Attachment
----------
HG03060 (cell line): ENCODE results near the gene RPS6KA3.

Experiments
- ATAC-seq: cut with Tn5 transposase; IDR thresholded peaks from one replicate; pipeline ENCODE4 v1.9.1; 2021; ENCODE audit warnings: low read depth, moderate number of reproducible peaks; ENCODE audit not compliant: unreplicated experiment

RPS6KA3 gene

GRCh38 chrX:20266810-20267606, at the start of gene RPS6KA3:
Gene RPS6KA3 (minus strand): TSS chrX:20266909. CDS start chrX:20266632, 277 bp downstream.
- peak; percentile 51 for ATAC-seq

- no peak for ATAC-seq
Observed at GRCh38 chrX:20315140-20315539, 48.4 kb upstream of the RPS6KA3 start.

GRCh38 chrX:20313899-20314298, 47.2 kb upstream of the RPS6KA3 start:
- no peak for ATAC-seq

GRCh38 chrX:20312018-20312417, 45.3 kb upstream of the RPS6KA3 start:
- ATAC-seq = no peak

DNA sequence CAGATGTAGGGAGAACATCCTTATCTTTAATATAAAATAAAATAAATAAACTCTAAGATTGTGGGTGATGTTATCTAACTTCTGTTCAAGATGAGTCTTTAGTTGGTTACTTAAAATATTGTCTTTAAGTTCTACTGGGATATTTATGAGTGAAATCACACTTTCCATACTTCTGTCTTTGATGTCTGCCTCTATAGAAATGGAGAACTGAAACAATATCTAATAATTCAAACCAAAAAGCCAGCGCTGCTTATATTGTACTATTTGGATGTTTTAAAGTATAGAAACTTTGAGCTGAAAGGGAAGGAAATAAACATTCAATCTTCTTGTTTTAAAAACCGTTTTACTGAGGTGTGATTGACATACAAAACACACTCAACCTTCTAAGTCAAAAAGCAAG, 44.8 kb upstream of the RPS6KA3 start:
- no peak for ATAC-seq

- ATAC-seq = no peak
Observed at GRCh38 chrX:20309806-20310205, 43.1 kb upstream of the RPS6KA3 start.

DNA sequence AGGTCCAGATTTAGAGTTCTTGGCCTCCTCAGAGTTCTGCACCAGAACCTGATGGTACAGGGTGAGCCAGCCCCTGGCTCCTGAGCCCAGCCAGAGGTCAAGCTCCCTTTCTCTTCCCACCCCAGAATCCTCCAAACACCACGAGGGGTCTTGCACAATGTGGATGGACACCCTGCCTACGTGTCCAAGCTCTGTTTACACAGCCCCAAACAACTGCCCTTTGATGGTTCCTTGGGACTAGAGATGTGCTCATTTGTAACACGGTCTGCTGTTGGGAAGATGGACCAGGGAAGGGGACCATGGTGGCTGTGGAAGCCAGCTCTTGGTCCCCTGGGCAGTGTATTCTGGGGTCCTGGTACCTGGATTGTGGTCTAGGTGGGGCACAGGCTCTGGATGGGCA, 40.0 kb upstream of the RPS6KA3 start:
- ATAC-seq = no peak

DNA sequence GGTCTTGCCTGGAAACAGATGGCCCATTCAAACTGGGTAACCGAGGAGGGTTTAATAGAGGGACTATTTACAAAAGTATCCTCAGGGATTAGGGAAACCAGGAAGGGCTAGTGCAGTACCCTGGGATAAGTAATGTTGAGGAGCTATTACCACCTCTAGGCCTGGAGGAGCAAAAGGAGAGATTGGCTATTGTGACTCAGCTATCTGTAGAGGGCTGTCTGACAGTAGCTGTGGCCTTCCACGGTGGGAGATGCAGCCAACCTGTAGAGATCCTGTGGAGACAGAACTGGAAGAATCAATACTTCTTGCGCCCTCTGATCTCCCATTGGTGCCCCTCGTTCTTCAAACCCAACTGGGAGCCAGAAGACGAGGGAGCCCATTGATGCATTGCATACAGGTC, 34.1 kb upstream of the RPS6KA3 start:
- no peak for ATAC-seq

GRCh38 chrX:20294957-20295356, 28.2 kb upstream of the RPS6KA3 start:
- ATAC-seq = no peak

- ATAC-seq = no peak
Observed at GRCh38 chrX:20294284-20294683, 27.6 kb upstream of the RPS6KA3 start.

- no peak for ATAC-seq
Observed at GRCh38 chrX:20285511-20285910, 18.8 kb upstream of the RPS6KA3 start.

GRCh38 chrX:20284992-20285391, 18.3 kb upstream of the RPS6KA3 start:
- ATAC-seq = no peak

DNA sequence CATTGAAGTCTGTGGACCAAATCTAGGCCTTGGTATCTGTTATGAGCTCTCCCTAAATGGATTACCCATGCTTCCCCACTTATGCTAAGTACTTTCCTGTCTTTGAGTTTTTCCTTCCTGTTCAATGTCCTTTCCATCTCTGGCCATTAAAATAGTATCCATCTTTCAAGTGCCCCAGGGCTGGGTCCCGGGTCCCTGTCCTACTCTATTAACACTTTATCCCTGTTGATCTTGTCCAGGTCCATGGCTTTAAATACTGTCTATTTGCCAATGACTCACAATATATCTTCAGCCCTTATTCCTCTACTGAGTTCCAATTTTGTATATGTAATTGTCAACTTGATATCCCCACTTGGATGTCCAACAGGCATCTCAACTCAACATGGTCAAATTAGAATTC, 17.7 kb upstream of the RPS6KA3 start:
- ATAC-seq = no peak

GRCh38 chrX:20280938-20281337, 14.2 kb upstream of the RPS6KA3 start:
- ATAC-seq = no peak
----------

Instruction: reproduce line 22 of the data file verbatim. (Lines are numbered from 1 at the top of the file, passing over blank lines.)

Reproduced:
GRCh38 chrX:20294957-20295356, 28.2 kb upstream of the RPS6KA3 start: